A Blog by the Editor of The Middle East Journal

Putting Middle Eastern Events in Cultural and Historical Context

Tuesday, August 18, 2015

Not So Much a Cold Peace as a Quiet Peace

Just a reminder: postings will be sparse during my current two week vacation.

Jacky Hugi recently had a piece at Al-Monitor cleverly entitled "Egypt and Israel: a lover and his mistress." He led by noting the four regional countries not invited to Egypt's recent Suez Canal festivities: Turkey, Syria, Qatar, and Israel. President Sisi's government sees the first three as hostile, but it actually maintains close security and intelligence links with Israel. While the lover and his mistress imagery only goes so far, it's also true that Egypt doesn't publicize (for a domestic audience at any rate) the closeness of its cooperation with Israel on issues such as Gaza, Sinai, and Hamas, though they're well enough known to outside players. In the early years of the peace treaty some Israelis complained of a "cold peace"; what has evolved is instead a quiet peace, hence the lover-mistress analogy.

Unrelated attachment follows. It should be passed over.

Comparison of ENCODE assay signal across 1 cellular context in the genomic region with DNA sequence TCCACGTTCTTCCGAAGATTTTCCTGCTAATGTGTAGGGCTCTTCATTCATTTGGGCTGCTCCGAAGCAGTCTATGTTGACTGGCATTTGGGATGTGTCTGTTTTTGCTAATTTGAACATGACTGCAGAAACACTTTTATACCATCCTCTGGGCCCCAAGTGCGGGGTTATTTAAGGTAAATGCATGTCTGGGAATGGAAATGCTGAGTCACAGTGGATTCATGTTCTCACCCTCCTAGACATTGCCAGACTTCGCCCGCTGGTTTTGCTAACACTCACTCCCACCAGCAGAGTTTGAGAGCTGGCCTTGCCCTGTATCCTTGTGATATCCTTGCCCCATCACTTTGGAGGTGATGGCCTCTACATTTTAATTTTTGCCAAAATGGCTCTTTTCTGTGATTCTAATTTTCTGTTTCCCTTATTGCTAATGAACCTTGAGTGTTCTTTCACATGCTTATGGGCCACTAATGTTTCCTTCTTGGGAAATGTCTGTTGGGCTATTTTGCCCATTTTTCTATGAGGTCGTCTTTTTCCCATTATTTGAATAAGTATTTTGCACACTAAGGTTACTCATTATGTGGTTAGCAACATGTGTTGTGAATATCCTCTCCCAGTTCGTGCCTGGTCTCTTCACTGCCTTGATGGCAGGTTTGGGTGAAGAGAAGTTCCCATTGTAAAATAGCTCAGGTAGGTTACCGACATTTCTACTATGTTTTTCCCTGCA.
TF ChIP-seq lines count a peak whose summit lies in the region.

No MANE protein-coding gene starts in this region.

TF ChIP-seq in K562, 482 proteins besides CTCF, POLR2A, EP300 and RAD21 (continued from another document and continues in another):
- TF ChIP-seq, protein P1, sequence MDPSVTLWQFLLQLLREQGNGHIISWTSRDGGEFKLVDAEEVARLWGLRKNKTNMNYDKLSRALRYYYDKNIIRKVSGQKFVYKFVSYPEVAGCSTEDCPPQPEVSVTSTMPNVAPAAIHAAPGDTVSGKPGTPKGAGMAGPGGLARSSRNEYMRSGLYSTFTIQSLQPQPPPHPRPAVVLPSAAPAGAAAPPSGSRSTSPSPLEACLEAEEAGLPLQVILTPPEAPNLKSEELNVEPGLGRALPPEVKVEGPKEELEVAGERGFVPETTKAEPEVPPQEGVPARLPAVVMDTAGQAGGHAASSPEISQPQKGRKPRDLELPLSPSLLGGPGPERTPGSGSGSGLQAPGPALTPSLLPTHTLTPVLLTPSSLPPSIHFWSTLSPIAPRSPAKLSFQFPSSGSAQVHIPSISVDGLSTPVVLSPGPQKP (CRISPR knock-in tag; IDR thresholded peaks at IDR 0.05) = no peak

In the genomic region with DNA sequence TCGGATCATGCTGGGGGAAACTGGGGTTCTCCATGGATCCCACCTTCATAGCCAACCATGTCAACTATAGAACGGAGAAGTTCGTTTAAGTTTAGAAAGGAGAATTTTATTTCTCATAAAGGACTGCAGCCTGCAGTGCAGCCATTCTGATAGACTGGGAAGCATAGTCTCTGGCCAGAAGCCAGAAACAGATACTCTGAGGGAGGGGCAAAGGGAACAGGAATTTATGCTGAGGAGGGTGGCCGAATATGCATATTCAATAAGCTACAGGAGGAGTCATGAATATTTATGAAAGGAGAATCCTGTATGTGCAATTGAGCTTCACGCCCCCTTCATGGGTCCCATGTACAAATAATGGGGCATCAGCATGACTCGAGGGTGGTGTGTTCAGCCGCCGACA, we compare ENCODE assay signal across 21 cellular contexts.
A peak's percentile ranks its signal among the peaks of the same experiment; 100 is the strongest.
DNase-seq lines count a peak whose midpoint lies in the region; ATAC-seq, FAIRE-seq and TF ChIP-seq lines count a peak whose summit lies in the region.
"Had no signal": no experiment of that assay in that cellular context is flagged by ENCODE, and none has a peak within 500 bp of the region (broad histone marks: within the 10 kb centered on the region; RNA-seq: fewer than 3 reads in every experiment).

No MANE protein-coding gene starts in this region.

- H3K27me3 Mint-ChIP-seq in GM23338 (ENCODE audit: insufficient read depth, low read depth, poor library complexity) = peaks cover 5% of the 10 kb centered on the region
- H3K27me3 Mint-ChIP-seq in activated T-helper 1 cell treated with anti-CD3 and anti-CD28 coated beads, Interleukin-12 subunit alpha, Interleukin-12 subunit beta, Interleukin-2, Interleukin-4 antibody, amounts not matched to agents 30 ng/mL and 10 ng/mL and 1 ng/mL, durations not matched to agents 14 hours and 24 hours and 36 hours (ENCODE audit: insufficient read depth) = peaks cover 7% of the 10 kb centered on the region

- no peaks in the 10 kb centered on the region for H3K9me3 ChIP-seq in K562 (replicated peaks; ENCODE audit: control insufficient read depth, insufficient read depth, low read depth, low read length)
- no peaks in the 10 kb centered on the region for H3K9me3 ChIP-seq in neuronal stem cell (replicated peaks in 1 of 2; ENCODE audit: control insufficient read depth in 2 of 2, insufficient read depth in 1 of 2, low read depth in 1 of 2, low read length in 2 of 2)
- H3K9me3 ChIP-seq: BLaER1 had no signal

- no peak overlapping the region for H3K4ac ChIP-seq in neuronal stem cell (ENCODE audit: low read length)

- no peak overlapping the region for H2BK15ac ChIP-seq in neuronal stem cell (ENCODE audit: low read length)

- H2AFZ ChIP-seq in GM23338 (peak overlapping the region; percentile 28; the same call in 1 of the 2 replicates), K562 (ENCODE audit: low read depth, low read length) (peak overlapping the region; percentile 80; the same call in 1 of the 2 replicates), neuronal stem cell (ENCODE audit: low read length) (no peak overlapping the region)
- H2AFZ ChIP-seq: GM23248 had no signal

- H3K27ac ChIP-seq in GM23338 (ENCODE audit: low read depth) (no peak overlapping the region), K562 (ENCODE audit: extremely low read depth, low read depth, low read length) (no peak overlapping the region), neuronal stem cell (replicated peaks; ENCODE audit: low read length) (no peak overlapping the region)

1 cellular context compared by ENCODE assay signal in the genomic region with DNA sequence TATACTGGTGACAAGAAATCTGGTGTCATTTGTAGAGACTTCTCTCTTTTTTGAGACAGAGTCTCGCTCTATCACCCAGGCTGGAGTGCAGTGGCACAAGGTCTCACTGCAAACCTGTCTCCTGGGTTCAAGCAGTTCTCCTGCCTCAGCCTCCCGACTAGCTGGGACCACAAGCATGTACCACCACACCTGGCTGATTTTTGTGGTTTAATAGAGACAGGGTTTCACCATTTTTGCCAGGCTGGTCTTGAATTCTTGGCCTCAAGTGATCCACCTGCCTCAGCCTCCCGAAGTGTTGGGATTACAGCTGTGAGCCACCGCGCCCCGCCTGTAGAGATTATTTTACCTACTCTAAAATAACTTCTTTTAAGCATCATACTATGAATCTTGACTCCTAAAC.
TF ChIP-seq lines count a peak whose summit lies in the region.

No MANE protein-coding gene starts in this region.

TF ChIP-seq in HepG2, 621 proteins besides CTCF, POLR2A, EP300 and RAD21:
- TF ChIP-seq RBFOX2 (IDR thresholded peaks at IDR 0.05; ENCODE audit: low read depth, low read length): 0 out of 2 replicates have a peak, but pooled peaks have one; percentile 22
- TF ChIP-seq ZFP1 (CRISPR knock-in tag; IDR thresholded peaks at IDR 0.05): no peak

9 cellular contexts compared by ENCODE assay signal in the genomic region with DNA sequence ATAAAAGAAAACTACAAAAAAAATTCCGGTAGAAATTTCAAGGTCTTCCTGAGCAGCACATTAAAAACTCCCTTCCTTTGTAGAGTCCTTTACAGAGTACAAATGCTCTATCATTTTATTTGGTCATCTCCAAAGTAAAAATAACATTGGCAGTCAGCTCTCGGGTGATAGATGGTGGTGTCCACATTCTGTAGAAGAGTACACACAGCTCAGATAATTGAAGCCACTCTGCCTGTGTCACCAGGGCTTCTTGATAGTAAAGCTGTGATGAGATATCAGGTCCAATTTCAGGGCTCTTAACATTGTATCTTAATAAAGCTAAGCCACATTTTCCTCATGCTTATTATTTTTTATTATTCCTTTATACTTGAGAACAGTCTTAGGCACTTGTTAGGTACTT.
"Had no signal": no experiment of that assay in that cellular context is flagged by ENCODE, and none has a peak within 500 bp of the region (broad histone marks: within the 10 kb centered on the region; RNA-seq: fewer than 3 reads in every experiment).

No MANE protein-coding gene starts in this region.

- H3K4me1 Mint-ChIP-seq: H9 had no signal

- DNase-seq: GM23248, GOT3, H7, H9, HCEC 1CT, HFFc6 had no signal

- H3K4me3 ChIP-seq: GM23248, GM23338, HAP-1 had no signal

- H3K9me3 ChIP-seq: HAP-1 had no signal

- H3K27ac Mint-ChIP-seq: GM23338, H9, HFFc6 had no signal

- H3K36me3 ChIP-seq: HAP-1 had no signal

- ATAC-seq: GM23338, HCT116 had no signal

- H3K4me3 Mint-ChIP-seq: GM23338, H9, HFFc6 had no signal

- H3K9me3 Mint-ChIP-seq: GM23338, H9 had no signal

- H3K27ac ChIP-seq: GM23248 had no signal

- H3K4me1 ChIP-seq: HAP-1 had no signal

The Jordanian-Israeli peace also generally is kept to a low profile inside Jordan. But recently both Jordan and Israel participated in the international Red Flag exercise in Nevada, and according to a military website at least, after ferrying two flights of Israeli F-15s to Spain and on to Lajes in the Azores. Israeli aerial tankers also ferried a flight of Jordanian F-16s on the same route. Again, that the two countries cooperate on security and intelligence matters is no secret, but this sort of close cooperation gets as little domestic publicity in Jordan as in Egypt.

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